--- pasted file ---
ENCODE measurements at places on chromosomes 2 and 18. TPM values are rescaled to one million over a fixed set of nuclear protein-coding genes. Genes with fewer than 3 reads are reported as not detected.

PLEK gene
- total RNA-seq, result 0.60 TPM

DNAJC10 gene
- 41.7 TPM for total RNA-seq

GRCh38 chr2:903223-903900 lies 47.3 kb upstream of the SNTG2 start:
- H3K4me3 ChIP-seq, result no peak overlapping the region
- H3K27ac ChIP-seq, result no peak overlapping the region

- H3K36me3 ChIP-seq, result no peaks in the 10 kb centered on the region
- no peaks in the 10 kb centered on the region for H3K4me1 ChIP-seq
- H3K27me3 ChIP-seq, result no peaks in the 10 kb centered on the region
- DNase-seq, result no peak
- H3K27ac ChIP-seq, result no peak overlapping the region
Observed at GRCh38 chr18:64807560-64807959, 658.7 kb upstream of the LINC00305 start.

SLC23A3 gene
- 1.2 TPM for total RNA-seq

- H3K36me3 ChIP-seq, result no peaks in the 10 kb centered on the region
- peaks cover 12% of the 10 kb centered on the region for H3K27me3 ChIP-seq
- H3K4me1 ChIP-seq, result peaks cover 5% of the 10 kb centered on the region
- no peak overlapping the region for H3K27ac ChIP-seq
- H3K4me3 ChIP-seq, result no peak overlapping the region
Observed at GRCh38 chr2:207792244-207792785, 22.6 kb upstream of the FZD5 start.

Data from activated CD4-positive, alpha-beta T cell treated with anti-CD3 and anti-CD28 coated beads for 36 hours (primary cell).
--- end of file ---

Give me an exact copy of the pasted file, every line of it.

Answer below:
ENCODE measurements at places on chromosomes 2 and 18. TPM values are rescaled to one million over a fixed set of nuclear protein-coding genes. Genes with fewer than 3 reads are reported as not detected.

PLEK gene
- total RNA-seq, result 0.60 TPM

DNAJC10 gene
- 41.7 TPM for total RNA-seq

GRCh38 chr2:903223-903900 lies 47.3 kb upstream of the SNTG2 start:
- H3K4me3 ChIP-seq, result no peak overlapping the region
- H3K27ac ChIP-seq, result no peak overlapping the region

- H3K36me3 ChIP-seq, result no peaks in the 10 kb centered on the region
- no peaks in the 10 kb centered on the region for H3K4me1 ChIP-seq
- H3K27me3 ChIP-seq, result no peaks in the 10 kb centered on the region
- DNase-seq, result no peak
- H3K27ac ChIP-seq, result no peak overlapping the region
Observed at GRCh38 chr18:64807560-64807959, 658.7 kb upstream of the LINC00305 start.

SLC23A3 gene
- 1.2 TPM for total RNA-seq

- H3K36me3 ChIP-seq, result no peaks in the 10 kb centered on the region
- peaks cover 12% of the 10 kb centered on the region for H3K27me3 ChIP-seq
- H3K4me1 ChIP-seq, result peaks cover 5% of the 10 kb centered on the region
- no peak overlapping the region for H3K27ac ChIP-seq
- H3K4me3 ChIP-seq, result no peak overlapping the region
Observed at GRCh38 chr2:207792244-207792785, 22.6 kb upstream of the FZD5 start.

Data from activated CD4-positive, alpha-beta T cell treated with anti-CD3 and anti-CD28 coated beads for 36 hours (primary cell).